Are you like me and don't have a wall to use?  You can still plant on the vertical.  I love the ideal of using an old dresser as a planter.  Check out Somewhat Quirky's gorgeous dressor and DIY (pictured below).  I love this ideal it easy inexpensive and allows you to plant more.  You even have another surface for entertaining or planters. I think dressers as planters would look fab either fancy looking (think glam bedroom), country rustic, or painted a fun color. 

Check out somewhat Qirky's tutorial for making this dresser into a planter

You can also create a living wall with vining plants and a wall of trellises.  This would be a great way to define an outdoor room.  I'm working on a tutorial on how I built mine to come soon until then you can check out this one here.

I hope I've inspired you to make your backyard, or balcony, or what ever out door space you have into your own oasis.  I know it will take years to get mine where I want it, but the journey is the fun part!

©2010-2012 A Minneapolis Homestead All rights reserved. Photos and content cannot be reproduced 


  1. Ha! Ok, not that I'm going and commenting on all your posts, but you and I are a lot alike I think! :-) I am in the process of finding furniture for two areas, one is a new sitting area I created in the backyard, and the other is new furniture for our screened in porch. Funny! I'll be blogging about those projects in detail once I'm done too. The screened in porch might have to wait until next year because of cost... but my husband is planning on building something for the backyard sitting area yet this year. I'm thinking of making the cushions myself, cushions are the most expensive part! Fun stuff!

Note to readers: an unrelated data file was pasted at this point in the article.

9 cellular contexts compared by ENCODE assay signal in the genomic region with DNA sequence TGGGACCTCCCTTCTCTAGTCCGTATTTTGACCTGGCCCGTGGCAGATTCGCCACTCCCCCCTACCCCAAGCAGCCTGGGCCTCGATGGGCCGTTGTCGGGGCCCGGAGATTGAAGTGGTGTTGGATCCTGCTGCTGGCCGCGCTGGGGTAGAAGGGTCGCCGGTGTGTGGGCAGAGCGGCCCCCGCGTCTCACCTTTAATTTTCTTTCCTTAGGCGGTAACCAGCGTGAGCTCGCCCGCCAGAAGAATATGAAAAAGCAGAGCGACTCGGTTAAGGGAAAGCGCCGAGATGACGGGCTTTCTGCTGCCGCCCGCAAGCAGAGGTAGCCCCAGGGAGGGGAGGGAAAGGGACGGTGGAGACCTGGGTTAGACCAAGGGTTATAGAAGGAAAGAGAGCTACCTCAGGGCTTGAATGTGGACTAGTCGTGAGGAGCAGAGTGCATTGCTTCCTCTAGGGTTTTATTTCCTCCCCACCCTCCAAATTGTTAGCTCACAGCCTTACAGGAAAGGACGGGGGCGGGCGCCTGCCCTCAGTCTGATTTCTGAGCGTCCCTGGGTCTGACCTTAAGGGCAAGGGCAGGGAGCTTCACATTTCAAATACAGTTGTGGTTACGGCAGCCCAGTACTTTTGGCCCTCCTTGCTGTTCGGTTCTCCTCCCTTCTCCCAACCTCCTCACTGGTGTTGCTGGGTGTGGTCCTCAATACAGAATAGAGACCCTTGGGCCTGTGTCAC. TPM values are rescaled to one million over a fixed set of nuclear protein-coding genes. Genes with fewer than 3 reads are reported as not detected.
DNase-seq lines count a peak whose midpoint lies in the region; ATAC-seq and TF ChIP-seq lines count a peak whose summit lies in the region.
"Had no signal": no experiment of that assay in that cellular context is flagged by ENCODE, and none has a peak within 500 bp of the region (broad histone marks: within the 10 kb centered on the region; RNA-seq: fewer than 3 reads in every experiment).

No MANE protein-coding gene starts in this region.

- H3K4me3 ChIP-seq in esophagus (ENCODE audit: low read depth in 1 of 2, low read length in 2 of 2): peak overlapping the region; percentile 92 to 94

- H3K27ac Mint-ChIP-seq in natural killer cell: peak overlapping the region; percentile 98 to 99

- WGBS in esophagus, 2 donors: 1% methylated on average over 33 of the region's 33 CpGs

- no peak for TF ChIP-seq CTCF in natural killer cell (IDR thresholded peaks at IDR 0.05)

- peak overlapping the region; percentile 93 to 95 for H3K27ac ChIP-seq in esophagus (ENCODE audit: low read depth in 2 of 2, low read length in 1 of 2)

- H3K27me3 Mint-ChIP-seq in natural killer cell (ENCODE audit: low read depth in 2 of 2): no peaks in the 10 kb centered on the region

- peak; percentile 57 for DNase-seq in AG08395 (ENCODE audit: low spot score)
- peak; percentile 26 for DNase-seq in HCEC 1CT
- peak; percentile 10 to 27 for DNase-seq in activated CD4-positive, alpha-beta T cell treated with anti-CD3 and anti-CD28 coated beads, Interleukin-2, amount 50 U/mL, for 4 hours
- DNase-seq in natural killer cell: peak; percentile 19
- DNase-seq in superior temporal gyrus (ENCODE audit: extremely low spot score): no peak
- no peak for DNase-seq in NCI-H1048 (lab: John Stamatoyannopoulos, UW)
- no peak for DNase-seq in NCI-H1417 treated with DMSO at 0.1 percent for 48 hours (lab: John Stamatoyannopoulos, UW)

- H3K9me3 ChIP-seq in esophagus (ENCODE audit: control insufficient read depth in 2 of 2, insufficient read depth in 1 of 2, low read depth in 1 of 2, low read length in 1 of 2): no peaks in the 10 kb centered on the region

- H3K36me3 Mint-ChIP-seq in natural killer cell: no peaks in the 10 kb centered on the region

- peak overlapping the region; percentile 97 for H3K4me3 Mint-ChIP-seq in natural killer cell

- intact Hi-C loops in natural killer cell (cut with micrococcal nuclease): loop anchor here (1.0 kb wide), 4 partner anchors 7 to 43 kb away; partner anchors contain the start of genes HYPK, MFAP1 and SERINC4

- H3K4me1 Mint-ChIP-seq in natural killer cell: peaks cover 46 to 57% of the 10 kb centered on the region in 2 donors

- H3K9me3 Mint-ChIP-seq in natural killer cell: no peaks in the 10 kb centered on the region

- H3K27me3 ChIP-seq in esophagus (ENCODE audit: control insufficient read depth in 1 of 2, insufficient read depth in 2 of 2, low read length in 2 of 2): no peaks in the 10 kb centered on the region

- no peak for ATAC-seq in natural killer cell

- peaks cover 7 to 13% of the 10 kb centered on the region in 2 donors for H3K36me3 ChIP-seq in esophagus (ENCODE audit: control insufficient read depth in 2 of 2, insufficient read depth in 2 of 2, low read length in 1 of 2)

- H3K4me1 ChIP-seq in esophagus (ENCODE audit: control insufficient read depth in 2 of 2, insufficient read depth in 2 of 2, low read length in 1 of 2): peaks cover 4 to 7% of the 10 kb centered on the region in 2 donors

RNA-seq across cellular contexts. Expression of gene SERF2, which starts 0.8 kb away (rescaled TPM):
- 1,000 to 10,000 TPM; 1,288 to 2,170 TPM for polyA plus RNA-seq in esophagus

1. LOL. Comment all you want! I love getting feedback that' what makes blogging fun. This post was kind of like me thinking/ dreaming out loud for the future. This year I'm just hoping to find a good deal on an iron bistro set and make a rug. I figure getting a sitting area started is the best place to start. Can't wait to see what you guys end up doing. If you need any help in learning how to make cushions feel free to e-mail me. I'm sure I could find some online resource to help ya. I teach sewing through community education and have a degree in fashion design. I would suggest going to SR Harris http://www.srharrisfabric.com for your outdoor fabric, I have bought some there before. They're short on staff (you have to cut your own fabric) but have an amazing selection at 1/2 the price of Jo Ann's or Hancock. They have a coupon for $6/yard for outdoor fabric you can see it here: http://www.srharrisfabric.com/pdf/coupons_01_12.pdf It is by far my fav fabric store.